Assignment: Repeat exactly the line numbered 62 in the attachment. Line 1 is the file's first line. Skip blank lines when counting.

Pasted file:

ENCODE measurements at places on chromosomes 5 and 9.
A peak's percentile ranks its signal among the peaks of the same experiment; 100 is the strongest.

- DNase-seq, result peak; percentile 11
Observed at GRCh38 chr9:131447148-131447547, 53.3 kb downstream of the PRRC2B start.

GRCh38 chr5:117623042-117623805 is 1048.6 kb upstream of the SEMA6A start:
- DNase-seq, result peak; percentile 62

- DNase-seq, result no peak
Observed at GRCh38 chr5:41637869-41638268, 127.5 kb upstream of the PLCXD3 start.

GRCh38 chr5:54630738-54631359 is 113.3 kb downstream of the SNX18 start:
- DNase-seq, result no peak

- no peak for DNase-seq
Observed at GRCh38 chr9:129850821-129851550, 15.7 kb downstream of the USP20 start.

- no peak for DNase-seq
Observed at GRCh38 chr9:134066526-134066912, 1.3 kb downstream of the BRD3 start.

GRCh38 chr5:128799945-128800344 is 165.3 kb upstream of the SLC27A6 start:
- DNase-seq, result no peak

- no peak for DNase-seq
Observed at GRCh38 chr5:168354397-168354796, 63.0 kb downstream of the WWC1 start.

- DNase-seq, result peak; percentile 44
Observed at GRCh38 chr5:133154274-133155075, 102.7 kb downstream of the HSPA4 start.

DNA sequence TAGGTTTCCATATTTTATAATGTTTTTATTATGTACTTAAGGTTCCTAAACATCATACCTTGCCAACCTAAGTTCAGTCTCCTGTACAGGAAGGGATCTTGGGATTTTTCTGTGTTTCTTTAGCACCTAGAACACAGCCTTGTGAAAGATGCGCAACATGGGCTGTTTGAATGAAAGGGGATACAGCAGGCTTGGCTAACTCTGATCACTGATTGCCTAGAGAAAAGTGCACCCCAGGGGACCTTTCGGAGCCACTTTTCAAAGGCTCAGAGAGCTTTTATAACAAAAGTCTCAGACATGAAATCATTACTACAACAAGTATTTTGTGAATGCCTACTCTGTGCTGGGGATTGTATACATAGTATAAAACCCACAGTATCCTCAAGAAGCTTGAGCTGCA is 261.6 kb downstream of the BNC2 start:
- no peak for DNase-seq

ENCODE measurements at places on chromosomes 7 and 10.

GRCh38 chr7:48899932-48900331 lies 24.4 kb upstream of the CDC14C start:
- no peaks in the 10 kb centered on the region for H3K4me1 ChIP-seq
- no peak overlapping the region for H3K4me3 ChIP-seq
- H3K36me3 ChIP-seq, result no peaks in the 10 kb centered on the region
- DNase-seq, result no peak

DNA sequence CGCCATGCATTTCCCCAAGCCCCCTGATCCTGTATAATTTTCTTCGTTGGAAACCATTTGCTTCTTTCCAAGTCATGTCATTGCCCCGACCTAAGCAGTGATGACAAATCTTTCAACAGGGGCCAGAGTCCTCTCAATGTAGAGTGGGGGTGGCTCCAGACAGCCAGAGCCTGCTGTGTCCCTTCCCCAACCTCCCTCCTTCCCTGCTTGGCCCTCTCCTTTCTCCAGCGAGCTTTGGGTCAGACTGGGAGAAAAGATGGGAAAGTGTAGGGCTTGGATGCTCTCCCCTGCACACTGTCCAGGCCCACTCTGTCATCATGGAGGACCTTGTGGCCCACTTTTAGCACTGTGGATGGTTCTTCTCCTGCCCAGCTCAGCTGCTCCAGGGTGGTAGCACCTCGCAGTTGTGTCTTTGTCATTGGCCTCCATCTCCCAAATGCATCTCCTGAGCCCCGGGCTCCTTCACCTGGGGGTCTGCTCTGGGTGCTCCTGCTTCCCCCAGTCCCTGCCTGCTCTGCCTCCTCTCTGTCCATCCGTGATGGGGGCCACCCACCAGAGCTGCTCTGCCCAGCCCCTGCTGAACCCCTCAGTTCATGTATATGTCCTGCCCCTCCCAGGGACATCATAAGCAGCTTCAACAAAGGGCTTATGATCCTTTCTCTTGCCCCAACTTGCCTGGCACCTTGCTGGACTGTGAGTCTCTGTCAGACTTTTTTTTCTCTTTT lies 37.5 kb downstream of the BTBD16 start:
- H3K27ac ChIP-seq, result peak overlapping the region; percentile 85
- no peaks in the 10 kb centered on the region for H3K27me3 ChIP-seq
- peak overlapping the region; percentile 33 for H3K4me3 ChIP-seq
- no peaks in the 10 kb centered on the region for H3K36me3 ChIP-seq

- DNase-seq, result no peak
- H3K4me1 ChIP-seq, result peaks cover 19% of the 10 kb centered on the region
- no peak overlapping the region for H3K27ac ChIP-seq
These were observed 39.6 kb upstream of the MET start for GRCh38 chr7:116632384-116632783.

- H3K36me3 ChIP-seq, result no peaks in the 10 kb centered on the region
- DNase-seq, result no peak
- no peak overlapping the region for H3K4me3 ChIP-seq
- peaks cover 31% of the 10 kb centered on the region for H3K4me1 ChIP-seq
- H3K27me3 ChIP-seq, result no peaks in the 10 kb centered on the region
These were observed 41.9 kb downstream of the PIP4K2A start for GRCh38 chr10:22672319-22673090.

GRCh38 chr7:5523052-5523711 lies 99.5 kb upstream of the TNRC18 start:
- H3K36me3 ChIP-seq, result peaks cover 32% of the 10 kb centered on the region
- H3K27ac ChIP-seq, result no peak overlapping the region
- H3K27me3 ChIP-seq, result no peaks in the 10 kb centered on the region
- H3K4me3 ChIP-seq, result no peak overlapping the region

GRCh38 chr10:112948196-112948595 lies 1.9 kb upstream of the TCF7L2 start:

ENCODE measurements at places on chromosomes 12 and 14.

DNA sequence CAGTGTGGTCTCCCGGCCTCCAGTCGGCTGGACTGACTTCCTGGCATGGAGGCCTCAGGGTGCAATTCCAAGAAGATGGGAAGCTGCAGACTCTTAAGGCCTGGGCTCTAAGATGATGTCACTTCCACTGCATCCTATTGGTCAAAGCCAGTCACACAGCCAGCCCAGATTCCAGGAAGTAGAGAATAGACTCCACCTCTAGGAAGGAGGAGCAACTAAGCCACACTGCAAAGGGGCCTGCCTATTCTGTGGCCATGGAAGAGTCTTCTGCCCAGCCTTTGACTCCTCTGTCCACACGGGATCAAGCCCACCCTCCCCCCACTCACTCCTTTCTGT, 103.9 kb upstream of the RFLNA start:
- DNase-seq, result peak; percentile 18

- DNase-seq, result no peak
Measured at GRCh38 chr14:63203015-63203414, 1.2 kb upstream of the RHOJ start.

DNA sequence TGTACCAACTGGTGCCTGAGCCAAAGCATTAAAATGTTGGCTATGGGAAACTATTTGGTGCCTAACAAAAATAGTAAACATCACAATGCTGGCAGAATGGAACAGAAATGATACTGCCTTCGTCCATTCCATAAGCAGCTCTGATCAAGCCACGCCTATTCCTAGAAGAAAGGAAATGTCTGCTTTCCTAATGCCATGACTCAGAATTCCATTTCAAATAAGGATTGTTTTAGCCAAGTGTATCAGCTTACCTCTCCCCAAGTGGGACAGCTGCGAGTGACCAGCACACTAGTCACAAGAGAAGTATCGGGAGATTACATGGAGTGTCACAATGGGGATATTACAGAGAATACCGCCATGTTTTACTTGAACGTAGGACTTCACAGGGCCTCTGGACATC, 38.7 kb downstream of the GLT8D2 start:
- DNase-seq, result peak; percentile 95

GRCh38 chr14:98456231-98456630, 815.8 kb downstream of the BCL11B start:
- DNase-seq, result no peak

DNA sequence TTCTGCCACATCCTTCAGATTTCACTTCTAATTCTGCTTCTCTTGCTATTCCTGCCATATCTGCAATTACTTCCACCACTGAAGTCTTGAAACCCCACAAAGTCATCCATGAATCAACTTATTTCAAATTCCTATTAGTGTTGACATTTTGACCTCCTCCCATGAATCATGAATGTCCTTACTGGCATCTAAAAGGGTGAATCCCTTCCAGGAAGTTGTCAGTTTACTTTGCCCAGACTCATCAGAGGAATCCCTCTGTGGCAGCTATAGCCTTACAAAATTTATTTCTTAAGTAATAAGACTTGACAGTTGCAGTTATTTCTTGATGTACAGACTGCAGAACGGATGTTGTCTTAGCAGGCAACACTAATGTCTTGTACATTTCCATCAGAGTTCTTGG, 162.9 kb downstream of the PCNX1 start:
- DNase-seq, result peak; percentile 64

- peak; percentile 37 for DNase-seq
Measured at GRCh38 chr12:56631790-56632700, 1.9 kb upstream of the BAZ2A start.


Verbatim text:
Measured at GRCh38 chr12:56631790-56632700, 1.9 kb upstream of the BAZ2A start.